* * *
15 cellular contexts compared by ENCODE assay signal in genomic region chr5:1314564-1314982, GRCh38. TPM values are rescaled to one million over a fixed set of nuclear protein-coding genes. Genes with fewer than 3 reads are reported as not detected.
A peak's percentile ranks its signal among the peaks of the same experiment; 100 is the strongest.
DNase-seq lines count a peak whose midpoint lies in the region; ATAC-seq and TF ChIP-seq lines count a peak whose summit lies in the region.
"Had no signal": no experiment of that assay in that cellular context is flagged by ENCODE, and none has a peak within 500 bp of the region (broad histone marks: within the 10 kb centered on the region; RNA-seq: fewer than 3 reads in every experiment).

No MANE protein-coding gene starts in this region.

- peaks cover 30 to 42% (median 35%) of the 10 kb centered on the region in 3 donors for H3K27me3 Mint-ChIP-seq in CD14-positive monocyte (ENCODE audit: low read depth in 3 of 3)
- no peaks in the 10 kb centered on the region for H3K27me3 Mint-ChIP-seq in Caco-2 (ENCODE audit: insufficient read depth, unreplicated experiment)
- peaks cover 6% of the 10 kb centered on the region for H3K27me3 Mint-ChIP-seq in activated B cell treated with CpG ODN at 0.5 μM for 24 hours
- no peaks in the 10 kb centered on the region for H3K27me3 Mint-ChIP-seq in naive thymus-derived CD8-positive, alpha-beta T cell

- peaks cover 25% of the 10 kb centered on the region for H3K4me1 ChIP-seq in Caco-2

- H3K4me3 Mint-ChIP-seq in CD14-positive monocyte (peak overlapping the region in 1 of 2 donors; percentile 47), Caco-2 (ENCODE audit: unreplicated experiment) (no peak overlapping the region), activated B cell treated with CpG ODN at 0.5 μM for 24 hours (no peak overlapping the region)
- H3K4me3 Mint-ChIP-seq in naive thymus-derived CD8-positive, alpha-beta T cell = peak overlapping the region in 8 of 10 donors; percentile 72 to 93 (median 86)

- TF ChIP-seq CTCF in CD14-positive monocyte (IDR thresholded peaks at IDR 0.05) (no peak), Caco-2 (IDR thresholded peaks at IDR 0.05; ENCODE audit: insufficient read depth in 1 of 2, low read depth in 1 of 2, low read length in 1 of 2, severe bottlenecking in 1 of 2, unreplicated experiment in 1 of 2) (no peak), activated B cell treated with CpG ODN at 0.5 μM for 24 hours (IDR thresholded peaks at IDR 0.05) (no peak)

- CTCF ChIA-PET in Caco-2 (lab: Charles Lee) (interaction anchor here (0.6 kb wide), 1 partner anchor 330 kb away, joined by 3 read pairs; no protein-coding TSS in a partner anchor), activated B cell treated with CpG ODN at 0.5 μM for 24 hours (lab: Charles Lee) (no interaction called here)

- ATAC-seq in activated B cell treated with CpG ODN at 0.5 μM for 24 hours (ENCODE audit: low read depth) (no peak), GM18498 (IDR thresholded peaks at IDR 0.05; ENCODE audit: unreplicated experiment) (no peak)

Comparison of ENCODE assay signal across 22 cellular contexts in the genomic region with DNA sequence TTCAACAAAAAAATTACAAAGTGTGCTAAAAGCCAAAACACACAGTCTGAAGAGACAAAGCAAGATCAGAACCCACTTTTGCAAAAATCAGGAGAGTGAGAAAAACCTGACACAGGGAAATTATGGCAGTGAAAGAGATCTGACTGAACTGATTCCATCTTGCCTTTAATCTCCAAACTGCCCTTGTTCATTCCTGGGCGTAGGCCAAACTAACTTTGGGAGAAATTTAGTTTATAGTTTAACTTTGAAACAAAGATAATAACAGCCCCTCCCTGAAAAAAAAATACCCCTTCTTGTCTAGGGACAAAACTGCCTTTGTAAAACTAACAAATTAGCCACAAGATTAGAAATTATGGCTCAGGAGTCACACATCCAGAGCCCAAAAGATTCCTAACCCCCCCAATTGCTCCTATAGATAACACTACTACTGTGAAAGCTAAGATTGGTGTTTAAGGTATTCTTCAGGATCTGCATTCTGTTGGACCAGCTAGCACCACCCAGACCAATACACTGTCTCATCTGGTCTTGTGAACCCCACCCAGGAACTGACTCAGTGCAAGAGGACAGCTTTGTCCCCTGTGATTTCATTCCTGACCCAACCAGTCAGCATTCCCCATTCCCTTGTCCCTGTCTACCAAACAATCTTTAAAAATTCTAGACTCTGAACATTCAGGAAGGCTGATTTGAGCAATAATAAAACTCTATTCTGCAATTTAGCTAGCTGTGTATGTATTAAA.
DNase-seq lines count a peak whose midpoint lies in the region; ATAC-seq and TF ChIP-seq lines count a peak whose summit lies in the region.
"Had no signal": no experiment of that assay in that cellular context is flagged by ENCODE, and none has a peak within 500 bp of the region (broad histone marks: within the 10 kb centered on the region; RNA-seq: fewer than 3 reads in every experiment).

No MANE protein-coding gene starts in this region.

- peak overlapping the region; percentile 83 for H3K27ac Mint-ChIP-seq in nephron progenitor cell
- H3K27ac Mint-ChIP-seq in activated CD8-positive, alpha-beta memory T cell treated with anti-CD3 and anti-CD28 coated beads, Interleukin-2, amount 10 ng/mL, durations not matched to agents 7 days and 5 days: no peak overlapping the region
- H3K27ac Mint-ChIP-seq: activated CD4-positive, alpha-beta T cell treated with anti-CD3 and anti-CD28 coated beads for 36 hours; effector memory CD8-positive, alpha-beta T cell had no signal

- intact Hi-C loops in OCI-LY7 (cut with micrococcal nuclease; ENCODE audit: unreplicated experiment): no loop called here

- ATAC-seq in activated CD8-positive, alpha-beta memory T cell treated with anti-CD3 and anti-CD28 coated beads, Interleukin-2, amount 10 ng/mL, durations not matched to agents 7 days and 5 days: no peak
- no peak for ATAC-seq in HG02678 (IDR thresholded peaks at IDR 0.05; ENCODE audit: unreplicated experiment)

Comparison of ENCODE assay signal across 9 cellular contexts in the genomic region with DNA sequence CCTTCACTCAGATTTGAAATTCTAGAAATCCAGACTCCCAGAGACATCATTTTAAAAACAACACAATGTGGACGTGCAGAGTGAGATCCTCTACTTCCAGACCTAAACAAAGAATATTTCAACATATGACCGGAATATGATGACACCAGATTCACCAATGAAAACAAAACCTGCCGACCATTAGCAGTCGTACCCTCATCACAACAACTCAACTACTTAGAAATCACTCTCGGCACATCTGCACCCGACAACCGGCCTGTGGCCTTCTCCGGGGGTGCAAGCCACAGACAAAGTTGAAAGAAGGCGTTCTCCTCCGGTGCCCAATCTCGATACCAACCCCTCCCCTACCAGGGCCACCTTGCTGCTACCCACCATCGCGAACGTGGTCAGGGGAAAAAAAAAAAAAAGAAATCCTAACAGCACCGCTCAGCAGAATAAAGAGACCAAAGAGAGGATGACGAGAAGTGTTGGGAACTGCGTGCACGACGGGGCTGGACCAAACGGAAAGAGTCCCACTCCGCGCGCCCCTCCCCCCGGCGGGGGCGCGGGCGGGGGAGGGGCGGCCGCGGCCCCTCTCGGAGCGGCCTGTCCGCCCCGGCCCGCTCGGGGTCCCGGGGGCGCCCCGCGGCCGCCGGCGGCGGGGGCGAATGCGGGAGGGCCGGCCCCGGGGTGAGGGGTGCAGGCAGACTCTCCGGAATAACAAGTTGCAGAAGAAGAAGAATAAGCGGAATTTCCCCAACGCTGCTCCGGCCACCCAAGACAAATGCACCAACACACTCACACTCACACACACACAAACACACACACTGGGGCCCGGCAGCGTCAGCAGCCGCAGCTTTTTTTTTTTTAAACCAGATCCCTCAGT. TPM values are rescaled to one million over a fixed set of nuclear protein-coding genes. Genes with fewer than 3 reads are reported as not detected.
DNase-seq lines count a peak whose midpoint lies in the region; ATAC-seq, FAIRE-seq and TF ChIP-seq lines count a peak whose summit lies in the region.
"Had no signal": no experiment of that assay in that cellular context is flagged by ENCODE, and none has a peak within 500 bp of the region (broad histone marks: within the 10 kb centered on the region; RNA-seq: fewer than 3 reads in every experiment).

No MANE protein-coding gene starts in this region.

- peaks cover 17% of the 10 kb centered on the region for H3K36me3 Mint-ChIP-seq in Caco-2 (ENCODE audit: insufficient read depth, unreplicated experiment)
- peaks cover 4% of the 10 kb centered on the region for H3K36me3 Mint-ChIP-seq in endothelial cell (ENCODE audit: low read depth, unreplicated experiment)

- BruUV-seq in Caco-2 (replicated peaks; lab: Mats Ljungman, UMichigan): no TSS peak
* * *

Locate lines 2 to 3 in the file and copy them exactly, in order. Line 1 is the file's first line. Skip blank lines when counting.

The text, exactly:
A peak's percentile ranks its signal among the peaks of the same experiment; 100 is the strongest.
DNase-seq lines count a peak whose midpoint lies in the region; ATAC-seq and TF ChIP-seq lines count a peak whose summit lies in the region.